The Miracle on 34th Street

The Miracle on 34th Street by A. L. Singer Read Free Book Online Page B

Book: The Miracle on 34th Street by A. L. Singer Read Free Book Online
Authors: A. L. Singer
opportunity to prove that I don't exist?" Kringle asked.
    "Exactly. And he'll go too far. Our best defense is to let Collins hang himself. But you have to promise me that you'll speak only when I tell you."
    "You have my word," Kringle said.
    "Good. I'll see you in the morning."
    Bryan walked briskly out of the courtroom. His mind was tumbling. He thought about what he had said, what he should have said, what he would say.
    But when he spotted Dorey Walker, standing by the front door, he was at a loss for words. He slowed down and gave her an uncertain smile.
    "I wanted to thank you for doing this for Kriss," Dorey said. "I was in the gallery. I don't think you saw me. I don't understand your strategy, but I trust it'll work."
    "I still have a long way to go," Bryan said. "But I have a few tricks up my sleeve."
    Dorey looked down. "Urn, about last week . . . I'm sorry I lost my temper."
    "I said some things I shouldn't have," Bryan replied.
    "No permanent damage." Dorey looked at her watch. "Well, I have to pick Susan up at school."
    "Tell her hello from me," Bryan said.
    "I will." Dorey tried another smile. "Thanks again. I suppose I'll see you around if this thing drags on."
    "Okay."
    Dorey left, waving to Bryan over her shoulder.
    Bryan leaned against the door. He felt as if she'd taken a part of his heart with her.
    Dorey was dead tired as she tucked Susan into bed that night.
    "Is Kriss going to be okay?" Susan asked.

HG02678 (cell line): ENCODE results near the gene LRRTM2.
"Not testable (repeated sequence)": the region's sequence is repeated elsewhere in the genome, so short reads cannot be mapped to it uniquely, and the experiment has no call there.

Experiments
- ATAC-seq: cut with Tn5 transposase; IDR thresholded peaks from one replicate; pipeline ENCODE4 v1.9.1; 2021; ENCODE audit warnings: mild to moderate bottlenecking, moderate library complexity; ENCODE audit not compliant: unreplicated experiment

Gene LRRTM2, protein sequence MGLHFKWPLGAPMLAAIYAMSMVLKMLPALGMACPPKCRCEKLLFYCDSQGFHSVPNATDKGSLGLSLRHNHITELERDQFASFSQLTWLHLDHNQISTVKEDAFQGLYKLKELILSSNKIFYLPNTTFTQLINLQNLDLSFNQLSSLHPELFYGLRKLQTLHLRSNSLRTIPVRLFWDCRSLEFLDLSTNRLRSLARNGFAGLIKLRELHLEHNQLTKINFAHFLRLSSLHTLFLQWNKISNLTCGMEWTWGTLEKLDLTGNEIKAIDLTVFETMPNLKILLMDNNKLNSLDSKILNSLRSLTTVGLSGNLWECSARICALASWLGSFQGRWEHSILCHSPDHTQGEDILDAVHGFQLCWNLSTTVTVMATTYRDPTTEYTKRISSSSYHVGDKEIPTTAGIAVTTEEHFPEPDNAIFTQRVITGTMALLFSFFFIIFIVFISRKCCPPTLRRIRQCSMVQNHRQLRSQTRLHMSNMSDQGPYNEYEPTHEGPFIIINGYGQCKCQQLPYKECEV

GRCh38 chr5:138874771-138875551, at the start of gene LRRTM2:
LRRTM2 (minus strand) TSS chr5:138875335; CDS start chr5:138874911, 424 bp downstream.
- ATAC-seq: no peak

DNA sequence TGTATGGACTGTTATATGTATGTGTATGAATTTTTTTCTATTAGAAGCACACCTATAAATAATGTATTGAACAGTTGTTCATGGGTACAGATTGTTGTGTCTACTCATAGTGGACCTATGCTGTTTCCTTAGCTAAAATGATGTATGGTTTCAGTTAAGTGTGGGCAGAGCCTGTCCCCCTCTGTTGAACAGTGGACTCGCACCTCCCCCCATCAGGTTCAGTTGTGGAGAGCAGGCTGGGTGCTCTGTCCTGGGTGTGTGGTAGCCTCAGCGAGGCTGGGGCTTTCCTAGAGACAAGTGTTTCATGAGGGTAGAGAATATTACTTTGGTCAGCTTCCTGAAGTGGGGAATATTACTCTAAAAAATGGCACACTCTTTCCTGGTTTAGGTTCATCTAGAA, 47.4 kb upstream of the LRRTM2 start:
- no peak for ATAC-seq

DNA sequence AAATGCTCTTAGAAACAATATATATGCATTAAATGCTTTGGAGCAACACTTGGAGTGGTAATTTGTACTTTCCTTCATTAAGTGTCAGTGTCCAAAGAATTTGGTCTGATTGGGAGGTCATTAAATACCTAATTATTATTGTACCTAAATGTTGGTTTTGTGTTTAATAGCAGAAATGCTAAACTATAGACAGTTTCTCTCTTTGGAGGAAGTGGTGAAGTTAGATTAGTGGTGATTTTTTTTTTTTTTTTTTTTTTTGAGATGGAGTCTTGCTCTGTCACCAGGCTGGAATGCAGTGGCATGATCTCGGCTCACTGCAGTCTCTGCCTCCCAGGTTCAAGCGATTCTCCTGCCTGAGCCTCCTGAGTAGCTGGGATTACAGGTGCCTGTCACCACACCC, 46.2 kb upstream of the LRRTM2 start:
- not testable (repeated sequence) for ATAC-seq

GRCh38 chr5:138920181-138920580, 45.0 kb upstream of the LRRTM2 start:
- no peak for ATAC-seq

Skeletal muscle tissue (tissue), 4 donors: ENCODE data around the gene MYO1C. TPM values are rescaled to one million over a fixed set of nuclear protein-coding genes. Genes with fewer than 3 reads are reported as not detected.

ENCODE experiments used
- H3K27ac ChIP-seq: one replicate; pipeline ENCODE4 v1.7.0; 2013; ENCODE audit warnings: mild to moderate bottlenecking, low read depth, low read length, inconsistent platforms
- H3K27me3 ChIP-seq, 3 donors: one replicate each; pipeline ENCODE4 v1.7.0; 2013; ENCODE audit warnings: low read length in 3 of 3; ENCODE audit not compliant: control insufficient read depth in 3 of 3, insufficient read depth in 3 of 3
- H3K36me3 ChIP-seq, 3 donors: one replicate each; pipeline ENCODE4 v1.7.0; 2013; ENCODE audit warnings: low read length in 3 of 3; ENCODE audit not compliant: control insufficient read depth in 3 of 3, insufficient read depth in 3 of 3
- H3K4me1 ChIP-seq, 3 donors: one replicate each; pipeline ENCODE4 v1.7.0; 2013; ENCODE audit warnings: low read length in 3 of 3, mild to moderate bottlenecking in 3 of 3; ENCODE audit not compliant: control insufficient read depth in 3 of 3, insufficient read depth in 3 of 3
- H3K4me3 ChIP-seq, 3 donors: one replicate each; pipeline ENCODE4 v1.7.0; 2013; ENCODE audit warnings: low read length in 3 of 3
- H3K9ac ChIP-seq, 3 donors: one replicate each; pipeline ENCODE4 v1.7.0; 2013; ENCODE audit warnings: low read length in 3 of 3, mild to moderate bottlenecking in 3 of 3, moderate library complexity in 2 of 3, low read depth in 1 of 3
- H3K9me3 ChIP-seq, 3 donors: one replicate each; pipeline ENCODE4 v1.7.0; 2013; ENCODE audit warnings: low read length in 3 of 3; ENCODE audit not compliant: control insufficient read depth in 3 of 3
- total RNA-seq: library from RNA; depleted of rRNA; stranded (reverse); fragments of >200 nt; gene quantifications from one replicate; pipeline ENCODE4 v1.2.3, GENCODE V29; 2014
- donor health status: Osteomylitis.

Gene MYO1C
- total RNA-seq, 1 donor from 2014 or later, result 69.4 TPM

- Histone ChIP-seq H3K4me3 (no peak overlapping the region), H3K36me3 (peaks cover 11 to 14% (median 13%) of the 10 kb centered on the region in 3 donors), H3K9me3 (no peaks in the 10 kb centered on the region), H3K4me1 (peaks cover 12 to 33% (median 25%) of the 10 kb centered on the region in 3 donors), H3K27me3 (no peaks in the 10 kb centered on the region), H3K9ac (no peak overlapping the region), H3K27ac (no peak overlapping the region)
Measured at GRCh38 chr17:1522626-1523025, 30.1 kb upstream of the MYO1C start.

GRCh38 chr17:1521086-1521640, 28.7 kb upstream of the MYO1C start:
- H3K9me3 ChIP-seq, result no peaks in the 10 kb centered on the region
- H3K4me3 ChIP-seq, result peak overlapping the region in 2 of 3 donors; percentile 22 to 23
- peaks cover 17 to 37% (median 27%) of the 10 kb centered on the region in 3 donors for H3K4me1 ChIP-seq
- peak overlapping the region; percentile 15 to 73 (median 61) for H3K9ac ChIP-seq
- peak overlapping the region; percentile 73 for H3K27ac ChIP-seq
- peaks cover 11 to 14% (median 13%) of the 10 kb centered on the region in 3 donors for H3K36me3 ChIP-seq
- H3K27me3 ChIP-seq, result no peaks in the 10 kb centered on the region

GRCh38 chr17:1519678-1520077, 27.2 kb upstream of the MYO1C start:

"I hope so," Dorey replied
    "I hope he turns out to really be Santa Claus."
    Dorey nodded. "So do I," she said softly.
    "Then I'll get what I want for Christmas."
    "Well, don't you worry about Kriss. He's going to be fine."
    "Because Bryan's his lawyer?" Susan asked.
    "That has a lot to do with it."
    "Are you still mad at him?"
    "I'm not mad at him, Susan."
    "You like him again?"
    Dorey thought about that a moment. Finally she said, "He's a very nice man. Now get to sleep."
    Then she kissed Susan's grinning face good night.

December 23, 9:11 A.M.

    2 Days To Christmas
    Dr. Arthur Hunter droned on and on about Saint Nicholas. Hunter was a leading religious scholar, and Collins had called him to the witness stand.
    Judge Harper listened with his head propped in his hands. There were a few snores in the gallery.
    ". . . His relics are enshrined in the basilica of Saint Nicola, Bari, Italy," Dr. Hunter said. "His legend is credited with a number of miracles, the best known dealing with saving children from tragedy."
    "Miracles?" Collins blurted out. "Do you believe in miracles, Dr. Hunter? Extraordinary events in the physical world that are said to be caused by supernatural forces?"
    "I can't say I believe in miracles as you frame the term," Dr. Hunter replied.
    Collins paced the floor. "Dr. Hunter, is it not true that in 1969 the Church dropped Saint Nicholas's feast day from the calendar?"
    "That's correct."
    "In essence, the Church walked away from Saint Nicholas," Collins declared. "So would they not also walk away from the pop-culture figure based on him—Santa Claus?"
    "I would presume so," Dr. Hunter said.
    "No further questions," Collins announced.
    Kriss Kringle seemed ready to burst. Bryan eyed him cautiously. He hoped Kringle would live up to his promise.
    The next witness was Air Force Commander Charles Colson.
    "Have you ever been to the North Pole?" Collins asked him.
    "Yes sir," Commander Colson answered crisply. "In 1972 and again in 1984. I explored the region extensively."
    "Did you ever come across any evidence of dwellings, animal pens, barns, workshops—any
    settlement whatsoever?"
    "None, sir."
    "In your opinion, would it be possible in that region for an individual such as Mr. Kringle to create a settlement large enough to manufacture at least one toy for each of the earth's one-point-seven billion children?"
    "No, sir."
    Collins looked smugly at Kriss Kringle. "No further questions."
    Kringle suddenly rose to his feet. "There isn't any way the gentleman could have seen my workshops,"

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